The LA Times and other reputable sources are reporting that the Trump administration, via a statement by the Press Secretary Mr. Sean Spicer, is planning on introducing a 20% import tax on products crossing the Mexican border.

According to "What the WTO can do" (PDF) summary, it can "settle disputes and reduce trade tensions". Hence, supposing the NAFTA is abolished (since as a free trade agreement it prevents such an import tax), could Mexico file a dispute with the WTO? And if so, would it file that dispute under some kind of "loss of future profits", or would it be for another reason(s)?

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    I think you mean the Trump administration (i.e. the federal government of the United States, as headed by President Trump,) not the Trump Organization (which is Trump's private business,) right? I'm pretty sure the Trump Organization can't impose taxes of any sort.
    – reirab
    Jan 26, 2017 at 23:57
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    What usually happens in cases like this is that the country being targeted by tariff retaliates by imposing tariffs on the imports from that country. While there is currently a trade deficit with Mexico, there are still hundreds of billions of US exports to Mexico that could be taxed.
    – jalynn2
    Jan 29, 2017 at 2:01

2 Answers 2


Mexico could always file a complaint, justified or not.

But what would that do for Mexico? Even if Mexico could win the complaint, it cannot enforce that judgment against any sovereign, especially the US, as so much of Mexico's export depends on the US.

In this game, the customer always wields the leverage. Unfortunately so for Mexico.

Edit: Mexico isn't picked randomly, and the game plan is all laid out in Ross confirmation hearing.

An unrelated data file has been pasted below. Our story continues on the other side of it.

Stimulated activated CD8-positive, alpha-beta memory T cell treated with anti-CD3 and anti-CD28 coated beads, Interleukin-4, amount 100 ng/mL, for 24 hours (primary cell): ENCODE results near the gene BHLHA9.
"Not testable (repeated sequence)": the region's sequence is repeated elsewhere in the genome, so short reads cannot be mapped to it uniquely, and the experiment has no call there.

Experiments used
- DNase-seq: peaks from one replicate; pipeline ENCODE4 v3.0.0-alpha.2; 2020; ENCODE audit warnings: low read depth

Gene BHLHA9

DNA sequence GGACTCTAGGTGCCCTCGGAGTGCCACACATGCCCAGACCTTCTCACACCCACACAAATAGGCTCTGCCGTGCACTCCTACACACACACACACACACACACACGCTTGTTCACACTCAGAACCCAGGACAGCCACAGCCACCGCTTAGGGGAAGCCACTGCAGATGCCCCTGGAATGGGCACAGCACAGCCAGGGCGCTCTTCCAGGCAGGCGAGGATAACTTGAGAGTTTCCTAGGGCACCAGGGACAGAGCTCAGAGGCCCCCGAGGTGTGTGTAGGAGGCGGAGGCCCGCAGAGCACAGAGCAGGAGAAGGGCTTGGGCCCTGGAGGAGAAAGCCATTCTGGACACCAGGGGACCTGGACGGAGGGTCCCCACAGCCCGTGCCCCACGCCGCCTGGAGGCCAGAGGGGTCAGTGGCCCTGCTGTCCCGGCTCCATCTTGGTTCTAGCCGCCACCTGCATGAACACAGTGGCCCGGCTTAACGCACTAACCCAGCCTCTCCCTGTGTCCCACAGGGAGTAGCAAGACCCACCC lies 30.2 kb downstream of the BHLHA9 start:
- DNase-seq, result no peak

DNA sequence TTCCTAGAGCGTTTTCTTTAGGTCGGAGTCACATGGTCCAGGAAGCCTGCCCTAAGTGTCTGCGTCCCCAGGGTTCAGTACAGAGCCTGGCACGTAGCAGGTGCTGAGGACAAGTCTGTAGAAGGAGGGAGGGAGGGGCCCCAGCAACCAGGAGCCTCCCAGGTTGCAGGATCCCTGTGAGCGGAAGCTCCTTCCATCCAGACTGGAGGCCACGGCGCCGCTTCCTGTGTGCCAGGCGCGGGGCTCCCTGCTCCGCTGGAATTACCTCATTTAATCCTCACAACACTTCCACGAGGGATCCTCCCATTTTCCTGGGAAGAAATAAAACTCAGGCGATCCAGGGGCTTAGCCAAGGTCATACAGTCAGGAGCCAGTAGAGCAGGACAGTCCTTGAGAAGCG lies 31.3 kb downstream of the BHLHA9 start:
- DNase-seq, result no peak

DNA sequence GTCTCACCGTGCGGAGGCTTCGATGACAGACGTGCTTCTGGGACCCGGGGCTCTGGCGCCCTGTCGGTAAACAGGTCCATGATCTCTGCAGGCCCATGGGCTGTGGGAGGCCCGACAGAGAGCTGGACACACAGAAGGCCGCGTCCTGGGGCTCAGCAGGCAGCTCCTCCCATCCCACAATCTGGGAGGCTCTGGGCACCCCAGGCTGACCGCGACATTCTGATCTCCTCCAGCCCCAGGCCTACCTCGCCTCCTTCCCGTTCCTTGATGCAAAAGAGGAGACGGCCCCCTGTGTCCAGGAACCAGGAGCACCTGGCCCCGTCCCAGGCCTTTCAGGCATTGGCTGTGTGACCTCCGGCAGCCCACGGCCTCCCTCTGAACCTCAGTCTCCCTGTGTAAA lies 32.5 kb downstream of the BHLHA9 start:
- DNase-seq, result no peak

Mexico is picked to show other countries, especially China, however damaging of a weapon a trade war with the US can be. Mexico is picked for the maximum visual, with its heavy dependence on the US for trade and cash repatriation, for its weak economy and currency, for its limited currency reserves, ... Mexico is the mostly likely country to capitulate in a trade way with the US.

After that, Trump gets to maximize its negotiation leverage against China, Japan, slides, Germany, ...

Edit 2: this is a trade war that Mexico cannot win. However, Mexico doesn't have to fight the war on Trump's terms. One argument I haven't heard the Mexican government using is humanitarian crisis. If the Mexico economy collapses due to the trade war, Mexico can flood the border with its people, creating a humanitarian crisis and pin that on Trump. Selective TV footage here can be the greatest weapon for Mexico.

  • Doesn't the WTO issue and enforces fines?
    – ChrisR
    Jan 26, 2017 at 23:17
  • So what? Where can Mexico go to collect that fine? Worst comes to worst, Trump cannot just quit the WTO all together. Fundamentally, this is a game where only a "bully", as someone with thee biggest market, can win. That's why Mexico had to suck up so much pride , up until this point.
    – dannyf